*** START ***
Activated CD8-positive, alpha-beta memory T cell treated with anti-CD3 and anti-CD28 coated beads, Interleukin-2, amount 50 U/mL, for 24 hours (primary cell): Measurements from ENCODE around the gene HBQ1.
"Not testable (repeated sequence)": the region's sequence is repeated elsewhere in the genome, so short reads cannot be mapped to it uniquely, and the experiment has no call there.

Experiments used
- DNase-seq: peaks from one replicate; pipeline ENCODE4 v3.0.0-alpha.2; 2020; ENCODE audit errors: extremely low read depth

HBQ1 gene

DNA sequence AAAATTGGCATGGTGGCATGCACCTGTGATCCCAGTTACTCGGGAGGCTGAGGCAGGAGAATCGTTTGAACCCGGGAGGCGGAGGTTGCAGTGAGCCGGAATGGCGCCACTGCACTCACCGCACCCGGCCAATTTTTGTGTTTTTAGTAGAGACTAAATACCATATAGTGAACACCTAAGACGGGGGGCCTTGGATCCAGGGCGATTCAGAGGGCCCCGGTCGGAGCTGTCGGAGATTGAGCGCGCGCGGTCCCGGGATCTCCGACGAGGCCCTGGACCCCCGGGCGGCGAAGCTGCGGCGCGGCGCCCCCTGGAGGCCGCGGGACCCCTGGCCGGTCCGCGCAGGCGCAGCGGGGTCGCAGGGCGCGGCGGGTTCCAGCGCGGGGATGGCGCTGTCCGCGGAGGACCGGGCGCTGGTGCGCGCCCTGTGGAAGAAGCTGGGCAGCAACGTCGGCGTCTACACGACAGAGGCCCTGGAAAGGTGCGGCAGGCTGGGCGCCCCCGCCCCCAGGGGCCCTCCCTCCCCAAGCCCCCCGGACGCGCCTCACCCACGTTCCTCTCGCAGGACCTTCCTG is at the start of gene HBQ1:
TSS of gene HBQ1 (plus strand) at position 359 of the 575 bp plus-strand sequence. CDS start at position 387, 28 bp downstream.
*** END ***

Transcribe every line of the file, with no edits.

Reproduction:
Activated CD8-positive, alpha-beta memory T cell treated with anti-CD3 and anti-CD28 coated beads, Interleukin-2, amount 50 U/mL, for 24 hours (primary cell): Measurements from ENCODE around the gene HBQ1.
"Not testable (repeated sequence)": the region's sequence is repeated elsewhere in the genome, so short reads cannot be mapped to it uniquely, and the experiment has no call there.

Experiments used
- DNase-seq: peaks from one replicate; pipeline ENCODE4 v3.0.0-alpha.2; 2020; ENCODE audit errors: extremely low read depth

HBQ1 gene

DNA sequence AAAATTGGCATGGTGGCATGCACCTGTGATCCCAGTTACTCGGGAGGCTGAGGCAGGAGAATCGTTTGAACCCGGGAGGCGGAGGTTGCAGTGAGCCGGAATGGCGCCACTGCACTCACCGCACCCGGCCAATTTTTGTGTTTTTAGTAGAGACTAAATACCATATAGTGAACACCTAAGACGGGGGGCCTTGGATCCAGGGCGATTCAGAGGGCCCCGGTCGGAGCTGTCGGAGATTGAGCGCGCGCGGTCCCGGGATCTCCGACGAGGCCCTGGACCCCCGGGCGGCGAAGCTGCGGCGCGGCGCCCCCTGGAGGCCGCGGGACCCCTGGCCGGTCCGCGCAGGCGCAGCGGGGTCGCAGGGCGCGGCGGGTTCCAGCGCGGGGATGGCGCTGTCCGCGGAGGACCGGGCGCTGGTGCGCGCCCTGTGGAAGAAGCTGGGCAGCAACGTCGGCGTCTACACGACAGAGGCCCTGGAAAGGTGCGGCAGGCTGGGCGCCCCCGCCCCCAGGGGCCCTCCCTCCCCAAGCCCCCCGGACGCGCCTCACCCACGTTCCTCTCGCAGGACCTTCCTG is at the start of gene HBQ1:
TSS of gene HBQ1 (plus strand) at position 359 of the 575 bp plus-strand sequence. CDS start at position 387, 28 bp downstream.